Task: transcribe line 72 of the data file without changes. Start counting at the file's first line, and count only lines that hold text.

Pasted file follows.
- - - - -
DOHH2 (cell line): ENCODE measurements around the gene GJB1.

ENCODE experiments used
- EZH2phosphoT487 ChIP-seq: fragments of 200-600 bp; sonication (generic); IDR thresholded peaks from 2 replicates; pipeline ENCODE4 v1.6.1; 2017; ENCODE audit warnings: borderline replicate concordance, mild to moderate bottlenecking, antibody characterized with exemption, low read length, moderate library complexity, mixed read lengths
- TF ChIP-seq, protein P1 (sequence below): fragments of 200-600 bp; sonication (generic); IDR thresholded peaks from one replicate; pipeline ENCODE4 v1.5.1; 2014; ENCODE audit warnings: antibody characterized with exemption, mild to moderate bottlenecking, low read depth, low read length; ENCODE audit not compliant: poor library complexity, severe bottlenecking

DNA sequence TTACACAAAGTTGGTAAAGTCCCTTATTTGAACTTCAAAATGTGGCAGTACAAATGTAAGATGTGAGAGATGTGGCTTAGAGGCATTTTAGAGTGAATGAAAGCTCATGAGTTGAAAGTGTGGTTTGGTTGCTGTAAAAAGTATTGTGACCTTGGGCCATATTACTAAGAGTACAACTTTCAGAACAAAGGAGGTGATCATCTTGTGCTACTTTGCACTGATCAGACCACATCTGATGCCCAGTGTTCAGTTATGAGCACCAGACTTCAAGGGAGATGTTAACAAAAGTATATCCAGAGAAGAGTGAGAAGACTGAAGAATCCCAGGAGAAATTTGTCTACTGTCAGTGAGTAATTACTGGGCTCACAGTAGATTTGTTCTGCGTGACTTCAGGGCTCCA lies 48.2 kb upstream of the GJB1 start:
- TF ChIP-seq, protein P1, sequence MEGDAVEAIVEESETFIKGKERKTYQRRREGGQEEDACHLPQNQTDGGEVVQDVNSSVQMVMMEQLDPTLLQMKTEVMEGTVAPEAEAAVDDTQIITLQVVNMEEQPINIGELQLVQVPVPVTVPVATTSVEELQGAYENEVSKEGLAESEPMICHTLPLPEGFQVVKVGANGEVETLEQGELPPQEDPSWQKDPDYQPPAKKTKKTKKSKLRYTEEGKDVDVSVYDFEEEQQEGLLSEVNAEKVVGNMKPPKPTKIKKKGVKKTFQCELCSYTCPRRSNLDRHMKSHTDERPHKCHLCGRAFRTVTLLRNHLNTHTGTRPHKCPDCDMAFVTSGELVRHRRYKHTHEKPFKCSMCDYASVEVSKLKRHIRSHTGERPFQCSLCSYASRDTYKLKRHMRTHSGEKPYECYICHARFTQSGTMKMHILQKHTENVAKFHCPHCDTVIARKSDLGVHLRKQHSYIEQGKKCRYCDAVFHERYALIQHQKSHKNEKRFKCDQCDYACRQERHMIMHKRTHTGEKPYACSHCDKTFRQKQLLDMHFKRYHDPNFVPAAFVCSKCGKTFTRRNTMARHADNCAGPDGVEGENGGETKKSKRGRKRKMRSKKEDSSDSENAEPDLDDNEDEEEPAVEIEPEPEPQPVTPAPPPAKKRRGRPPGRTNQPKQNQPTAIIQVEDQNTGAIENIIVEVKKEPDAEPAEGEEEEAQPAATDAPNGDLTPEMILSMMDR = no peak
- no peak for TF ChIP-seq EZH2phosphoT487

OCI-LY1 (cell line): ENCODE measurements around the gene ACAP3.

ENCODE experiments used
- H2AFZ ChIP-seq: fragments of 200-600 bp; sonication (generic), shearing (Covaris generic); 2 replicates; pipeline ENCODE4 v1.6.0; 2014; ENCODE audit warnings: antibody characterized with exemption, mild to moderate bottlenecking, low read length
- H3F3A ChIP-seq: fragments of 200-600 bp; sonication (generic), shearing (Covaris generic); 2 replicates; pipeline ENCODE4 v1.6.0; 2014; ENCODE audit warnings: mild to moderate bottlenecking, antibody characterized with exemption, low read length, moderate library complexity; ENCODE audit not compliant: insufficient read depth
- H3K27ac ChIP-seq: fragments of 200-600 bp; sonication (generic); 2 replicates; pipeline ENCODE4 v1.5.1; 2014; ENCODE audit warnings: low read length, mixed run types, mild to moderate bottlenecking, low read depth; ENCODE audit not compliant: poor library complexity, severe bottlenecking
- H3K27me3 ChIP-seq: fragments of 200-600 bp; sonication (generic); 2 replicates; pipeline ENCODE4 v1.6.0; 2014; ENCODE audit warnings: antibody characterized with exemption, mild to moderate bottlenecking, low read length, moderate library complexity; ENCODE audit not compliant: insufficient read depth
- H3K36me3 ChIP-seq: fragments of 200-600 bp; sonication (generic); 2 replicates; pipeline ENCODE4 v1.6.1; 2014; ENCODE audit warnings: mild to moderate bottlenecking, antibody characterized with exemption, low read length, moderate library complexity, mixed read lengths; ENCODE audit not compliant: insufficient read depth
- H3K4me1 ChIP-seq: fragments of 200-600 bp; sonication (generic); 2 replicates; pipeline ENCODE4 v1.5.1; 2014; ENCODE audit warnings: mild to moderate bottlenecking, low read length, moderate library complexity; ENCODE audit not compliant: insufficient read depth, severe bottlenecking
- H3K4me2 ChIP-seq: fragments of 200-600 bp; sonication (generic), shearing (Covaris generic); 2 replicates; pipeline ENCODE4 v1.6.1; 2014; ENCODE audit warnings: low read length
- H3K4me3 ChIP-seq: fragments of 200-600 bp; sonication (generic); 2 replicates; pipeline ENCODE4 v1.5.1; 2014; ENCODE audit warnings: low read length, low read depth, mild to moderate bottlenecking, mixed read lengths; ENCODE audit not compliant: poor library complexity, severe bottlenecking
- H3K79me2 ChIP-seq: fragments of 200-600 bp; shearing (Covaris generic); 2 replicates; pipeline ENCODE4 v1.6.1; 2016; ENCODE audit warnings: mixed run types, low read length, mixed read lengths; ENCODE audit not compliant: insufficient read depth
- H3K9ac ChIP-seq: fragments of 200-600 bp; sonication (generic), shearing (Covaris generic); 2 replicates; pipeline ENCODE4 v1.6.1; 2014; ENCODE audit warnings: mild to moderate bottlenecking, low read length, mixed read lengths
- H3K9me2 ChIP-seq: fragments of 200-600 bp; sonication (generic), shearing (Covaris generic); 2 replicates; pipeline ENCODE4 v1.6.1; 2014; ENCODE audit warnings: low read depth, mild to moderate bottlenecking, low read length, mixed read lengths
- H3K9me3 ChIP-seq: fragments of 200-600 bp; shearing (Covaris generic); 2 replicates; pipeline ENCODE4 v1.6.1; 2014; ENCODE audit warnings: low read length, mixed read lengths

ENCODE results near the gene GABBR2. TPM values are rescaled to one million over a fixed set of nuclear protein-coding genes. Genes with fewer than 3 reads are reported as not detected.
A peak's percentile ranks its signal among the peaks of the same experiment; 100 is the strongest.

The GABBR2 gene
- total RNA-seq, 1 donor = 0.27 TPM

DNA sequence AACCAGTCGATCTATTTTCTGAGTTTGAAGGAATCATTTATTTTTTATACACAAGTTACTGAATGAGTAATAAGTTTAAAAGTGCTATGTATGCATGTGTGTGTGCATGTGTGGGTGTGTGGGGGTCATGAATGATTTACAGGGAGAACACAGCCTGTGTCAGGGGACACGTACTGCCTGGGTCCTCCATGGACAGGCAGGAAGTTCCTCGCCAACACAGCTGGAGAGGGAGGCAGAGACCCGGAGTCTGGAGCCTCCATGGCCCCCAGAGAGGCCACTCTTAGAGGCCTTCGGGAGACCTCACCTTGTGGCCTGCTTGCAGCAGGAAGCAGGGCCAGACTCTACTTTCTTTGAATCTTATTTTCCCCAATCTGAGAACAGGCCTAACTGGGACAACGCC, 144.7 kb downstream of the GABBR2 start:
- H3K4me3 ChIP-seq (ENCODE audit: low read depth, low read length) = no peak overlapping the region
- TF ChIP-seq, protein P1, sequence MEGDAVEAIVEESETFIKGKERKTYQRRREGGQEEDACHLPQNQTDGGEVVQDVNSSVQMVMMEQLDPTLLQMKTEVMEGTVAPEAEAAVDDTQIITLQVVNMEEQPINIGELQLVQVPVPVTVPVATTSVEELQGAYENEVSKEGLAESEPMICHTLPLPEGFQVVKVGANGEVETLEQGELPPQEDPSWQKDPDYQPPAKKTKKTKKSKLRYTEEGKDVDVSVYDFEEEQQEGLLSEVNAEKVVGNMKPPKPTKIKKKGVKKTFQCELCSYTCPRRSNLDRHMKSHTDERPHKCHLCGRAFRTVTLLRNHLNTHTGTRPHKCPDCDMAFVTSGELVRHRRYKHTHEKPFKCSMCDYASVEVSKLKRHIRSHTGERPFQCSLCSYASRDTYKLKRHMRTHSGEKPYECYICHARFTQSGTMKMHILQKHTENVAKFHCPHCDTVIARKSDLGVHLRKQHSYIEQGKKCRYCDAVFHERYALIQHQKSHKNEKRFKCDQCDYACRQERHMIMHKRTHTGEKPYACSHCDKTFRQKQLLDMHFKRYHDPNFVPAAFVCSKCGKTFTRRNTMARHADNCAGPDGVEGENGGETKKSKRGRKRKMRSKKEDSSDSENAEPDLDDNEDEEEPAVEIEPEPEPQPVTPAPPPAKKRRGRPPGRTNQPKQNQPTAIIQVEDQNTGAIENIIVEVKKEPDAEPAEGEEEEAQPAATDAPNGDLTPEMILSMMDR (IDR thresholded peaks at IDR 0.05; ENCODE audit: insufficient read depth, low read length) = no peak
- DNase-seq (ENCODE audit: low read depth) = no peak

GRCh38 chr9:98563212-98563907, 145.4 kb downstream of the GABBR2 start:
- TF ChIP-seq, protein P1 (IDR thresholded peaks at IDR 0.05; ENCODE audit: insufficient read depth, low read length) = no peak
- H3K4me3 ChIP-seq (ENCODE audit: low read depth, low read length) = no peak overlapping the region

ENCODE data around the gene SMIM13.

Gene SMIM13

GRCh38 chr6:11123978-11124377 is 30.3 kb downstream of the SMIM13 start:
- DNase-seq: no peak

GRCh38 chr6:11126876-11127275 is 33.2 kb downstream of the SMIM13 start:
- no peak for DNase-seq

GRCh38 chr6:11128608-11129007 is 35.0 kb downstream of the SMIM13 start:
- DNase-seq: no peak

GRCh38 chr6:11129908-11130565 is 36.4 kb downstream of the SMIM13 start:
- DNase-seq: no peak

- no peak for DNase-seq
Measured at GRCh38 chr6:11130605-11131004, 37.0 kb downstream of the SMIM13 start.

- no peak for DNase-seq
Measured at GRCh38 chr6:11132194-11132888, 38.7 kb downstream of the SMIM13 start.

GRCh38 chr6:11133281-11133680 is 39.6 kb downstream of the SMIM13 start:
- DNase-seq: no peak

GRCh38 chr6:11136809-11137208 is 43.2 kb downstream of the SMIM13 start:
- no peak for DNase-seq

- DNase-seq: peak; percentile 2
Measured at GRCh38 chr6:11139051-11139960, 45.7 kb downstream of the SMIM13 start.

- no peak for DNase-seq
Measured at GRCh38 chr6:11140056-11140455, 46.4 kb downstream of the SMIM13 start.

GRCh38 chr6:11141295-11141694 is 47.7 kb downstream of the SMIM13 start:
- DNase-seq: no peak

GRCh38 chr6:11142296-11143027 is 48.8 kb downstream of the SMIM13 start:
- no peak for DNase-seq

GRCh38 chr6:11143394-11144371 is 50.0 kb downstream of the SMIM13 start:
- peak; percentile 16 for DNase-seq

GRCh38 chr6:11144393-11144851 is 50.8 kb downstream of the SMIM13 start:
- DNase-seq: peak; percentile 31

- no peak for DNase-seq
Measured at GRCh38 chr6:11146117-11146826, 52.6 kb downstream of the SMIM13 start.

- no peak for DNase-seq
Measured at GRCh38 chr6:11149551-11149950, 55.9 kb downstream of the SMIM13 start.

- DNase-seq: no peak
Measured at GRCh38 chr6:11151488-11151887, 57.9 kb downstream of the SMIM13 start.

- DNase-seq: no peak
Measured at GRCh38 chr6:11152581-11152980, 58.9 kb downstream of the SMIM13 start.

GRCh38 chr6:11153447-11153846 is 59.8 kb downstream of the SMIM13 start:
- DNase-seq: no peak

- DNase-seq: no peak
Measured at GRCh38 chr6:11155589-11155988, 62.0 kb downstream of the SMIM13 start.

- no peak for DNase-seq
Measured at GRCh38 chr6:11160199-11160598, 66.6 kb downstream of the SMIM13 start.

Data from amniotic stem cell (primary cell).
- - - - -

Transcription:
- DNase-seq: no peak